Escherichia coli, Chlamydia trachomatis, Bacillus cereus, Neisseria gonorrhoea,
Staphylococcus aureus and Staphylococcus
epidermidis could also cause ocular infections. (Everett et al., 1995; Starr et al., 2000;
Cuong and Michael, 2002).

2.1 Conjunctivitis

Weingeist et al., 2001 reported that conjunctivitis is the most
important disease of the conjunctiva. The term, conjunctivitis, describes the
inflammation process that involves in conjunctivae and it is the most conmon,
non traumatic eye complaint. Both eyes are usually affected at the same time
although it starts from one eye and spreads to the other eye, after a day or
two (McEwan, 2002).

Some reports have documented different stages of conjunctivitis. Healthy
conjunctiva is invaded by bacteria, to produce a primary bacterial
conjunctivitis. The organisms are completely virulent, and the inflammation is
acute, severe and bilateral. The conjunctivitis is caused by many different
bacteria such as Staphylococcus species.
An acute primary conjunctivitis may also cause secondary conjunctivitis, if
left untreated. Haemophilus influezae
cause seasonal epidemics of conjunctivitis, in hot and dusty climates. The
severe conjunctivitis is caused by                     Gonococcus species. Pneumococcus,
Meningococcus and Streptococcus species,                    Moraxella lacunata causes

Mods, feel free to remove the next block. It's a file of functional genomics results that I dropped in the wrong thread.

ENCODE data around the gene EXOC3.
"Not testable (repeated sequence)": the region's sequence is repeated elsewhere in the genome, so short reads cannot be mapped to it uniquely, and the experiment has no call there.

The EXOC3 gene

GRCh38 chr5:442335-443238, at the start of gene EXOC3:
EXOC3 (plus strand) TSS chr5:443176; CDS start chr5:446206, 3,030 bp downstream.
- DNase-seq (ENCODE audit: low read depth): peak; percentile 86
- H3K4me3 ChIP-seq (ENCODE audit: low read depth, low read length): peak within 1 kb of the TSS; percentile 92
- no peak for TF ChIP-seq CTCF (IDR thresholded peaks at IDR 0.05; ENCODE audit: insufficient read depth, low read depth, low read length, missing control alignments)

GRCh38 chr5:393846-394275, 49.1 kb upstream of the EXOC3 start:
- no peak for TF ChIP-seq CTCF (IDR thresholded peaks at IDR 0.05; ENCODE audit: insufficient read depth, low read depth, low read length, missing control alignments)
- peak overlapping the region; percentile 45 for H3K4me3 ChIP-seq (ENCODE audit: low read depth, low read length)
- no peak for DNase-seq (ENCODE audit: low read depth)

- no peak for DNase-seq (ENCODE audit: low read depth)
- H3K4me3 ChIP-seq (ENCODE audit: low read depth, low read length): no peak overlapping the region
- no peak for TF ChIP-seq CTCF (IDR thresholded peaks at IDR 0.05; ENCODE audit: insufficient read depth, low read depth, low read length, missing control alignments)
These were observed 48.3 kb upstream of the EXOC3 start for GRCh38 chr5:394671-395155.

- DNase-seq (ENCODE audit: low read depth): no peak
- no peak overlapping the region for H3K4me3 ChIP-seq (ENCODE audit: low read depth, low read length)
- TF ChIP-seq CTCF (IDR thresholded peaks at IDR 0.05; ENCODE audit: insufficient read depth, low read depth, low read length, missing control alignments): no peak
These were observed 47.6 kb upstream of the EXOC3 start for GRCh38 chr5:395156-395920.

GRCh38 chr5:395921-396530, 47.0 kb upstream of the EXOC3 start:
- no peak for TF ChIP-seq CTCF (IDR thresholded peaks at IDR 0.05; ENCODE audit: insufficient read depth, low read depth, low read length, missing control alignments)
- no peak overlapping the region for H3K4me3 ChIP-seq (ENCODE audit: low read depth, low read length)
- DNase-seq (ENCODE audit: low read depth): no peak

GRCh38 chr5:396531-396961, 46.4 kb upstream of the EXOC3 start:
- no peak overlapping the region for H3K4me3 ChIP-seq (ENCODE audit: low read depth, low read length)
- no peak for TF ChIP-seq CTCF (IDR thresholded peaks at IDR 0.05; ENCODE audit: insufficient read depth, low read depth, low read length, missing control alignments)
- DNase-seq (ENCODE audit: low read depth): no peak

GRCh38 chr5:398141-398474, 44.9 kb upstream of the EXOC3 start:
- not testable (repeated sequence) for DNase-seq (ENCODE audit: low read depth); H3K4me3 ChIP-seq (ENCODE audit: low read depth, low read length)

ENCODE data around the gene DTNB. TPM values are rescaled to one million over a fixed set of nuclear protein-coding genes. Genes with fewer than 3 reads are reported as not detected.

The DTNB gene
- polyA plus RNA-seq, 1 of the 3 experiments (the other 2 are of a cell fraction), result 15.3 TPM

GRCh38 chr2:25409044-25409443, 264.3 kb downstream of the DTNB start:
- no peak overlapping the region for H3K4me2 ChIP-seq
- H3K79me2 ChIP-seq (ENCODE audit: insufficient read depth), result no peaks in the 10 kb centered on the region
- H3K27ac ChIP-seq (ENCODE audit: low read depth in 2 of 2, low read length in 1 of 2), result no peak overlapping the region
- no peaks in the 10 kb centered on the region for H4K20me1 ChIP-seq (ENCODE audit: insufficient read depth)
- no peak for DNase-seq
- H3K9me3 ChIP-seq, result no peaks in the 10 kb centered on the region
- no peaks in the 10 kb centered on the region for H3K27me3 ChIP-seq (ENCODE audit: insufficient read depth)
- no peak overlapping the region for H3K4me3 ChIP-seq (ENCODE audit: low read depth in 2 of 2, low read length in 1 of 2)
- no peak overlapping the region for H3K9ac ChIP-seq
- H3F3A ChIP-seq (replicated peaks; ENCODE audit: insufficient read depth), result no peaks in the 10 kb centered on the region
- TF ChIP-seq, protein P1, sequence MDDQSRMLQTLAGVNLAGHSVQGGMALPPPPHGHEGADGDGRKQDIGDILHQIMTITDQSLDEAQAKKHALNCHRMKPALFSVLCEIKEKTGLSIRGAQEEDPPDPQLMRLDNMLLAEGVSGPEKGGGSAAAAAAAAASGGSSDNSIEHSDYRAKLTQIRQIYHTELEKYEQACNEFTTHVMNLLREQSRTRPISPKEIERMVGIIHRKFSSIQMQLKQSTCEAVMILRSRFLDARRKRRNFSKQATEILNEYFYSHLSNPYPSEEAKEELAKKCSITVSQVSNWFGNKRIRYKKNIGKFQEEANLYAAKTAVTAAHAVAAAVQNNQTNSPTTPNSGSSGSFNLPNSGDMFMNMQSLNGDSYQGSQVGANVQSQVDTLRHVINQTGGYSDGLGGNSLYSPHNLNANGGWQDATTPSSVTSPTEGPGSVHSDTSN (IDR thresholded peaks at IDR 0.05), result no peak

mild conjunctivitis (Sandford-Smith., 1990).

2.2 Isolation and identification of
bacteria from conjunctiva

Ramesh et al., 2010 studied and reported the specific bacterial pathogens, which is
responsible for causing ocular infections and determined their invitro
antibacterial susceptibilities to commonly used antibacterial agents. Eyelids
and conjunctiva are frequently affected by Staphylococcus aureus and it is treatment with flouroquinolones, ofloxacin and
gatifloxacin, which represented a good choice against bacterial ocular
infections.

A total of 89 conjunctival specimens were collected from the patients of
Taif University, Saudi Arabia. The potential bacterial isolates, from external
ocular infections and their antimicrobial susceptibility patterns were studied.
Isolates were identified as                    Staphylococcus aureus, Streptococcus pneumonia, Staphylococcus epidermidis,                      Klebsiella pneumoniae, Streptococcus pyogenes, Bacillus subtilis, Escherichia
coli,                   Micrococcus
roseus, Enterobacter aerogenes and Pseudomonas aeruginosa. In vitro ceftriaxone was
effective against 74.9% of isolated pathogens. Erythromycin and ceftriaxone
were more susceptible against Gram positive isolates and gentamycin and chloramaphenicol
were more susceptible to Gram negative isolates. From these data, erythromycin